Conditions of Use
Table of Contents
Part One: Introduction and Overview
- Antecedents: The Oklahoma "Milestones" Program
- Introduction to an Outcomes Framework: The Theory of Change for a Service Delivery Program
- Pay for Success
Part Two: Case Studies of PFS Projects
- New York State's PFS Contract for Increasing Employment and Improving Public Safety
- Other PFS Programs
Part Three: Analysis
- The Government's Role
- Requisites for a PFS Project from the Government's Perspective
- Application of the Criteria to Various PFS Programs
- The Service Provider's Perspective
- Data and Organizational Challenges to an Outcomes-Oriented Approach
About the Book
Government agencies frequently contract with nonprofit or for-profit organizations to provide services to improve the well-being of their clients―for example, by reducing recidivism, homelessness, or drug use. Governments have traditionally paid service providers on the basis of the number of clients they treat.
The past decade has seen a number of Pay for Success (PFS) or results-based finance (RBF) programs, in which service providers are paid for their outcomes or results. For example, whereas a government agency contracting with a service provider to reduce recidivism among young men released from prison would traditionally have paid the service provider for the hours spent counseling a client, a PFS contract pays the organization for success in reducing the clients’ rate of recidivism from some baseline.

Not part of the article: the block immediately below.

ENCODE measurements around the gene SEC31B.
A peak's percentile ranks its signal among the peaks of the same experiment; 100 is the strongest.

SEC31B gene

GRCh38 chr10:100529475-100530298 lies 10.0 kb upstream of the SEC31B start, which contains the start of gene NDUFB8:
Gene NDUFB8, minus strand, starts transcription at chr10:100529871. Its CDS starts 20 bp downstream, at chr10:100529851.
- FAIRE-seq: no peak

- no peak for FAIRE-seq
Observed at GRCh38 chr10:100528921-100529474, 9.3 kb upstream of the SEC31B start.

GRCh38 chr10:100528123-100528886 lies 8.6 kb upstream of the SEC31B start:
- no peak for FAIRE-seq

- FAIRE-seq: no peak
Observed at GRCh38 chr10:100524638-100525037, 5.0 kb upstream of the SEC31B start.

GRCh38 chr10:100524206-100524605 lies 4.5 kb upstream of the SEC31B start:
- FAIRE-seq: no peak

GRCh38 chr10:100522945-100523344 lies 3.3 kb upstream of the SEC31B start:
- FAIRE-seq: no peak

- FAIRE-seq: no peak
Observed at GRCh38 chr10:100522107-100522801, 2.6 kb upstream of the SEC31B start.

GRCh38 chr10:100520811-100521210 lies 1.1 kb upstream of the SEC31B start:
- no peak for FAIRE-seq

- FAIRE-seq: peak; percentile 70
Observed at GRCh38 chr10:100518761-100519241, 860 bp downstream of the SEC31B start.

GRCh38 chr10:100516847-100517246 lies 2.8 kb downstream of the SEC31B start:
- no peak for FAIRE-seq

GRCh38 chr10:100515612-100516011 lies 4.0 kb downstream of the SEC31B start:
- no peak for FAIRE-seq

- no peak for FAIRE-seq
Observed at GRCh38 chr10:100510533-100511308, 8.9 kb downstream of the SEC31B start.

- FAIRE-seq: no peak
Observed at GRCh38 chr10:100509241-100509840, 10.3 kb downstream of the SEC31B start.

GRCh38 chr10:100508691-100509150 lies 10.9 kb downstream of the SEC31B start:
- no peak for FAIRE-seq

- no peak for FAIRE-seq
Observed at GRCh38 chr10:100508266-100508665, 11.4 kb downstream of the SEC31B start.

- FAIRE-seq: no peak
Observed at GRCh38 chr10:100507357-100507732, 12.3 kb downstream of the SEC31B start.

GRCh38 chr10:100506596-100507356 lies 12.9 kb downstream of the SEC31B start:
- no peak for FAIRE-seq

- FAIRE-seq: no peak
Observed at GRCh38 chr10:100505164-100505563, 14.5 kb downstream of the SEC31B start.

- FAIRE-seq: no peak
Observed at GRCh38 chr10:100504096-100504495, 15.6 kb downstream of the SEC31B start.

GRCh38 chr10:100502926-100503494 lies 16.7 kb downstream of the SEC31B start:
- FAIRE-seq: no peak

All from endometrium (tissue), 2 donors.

This handbook is written for government officials considering the adoption of Pay For Success (PFS) programs and for students in public policy and business schools interested in studying outcomes-oriented government contracts for services. Part One introduces concepts necessary to develop and operate a service delivery program and then surveys some of the issues specific to PFS. Part Two presents two detailed case studies and a number of shorter descriptions of PFS programs. Part Three focuses on the components of PFS programs; it also discusses barriers to their development and ways of overcoming them.
An editable file (docx) is also available.
About the Contributors
Suzanne Adatto holds an MA from the Stanford Graduate School of Education and an MBA from the Stanford Graduate School of Business.
Paul Brest is Professor Emeritus (active) at Stanford Law School, a lecturer at the Stanford Graduate School of Business, and co-director of the Effective Philanthropy Learning Initiative at the Stanford Center on Philanthropy and Civil Society. He was president of the William and Flora Hewlett Foundation from 2000-2012.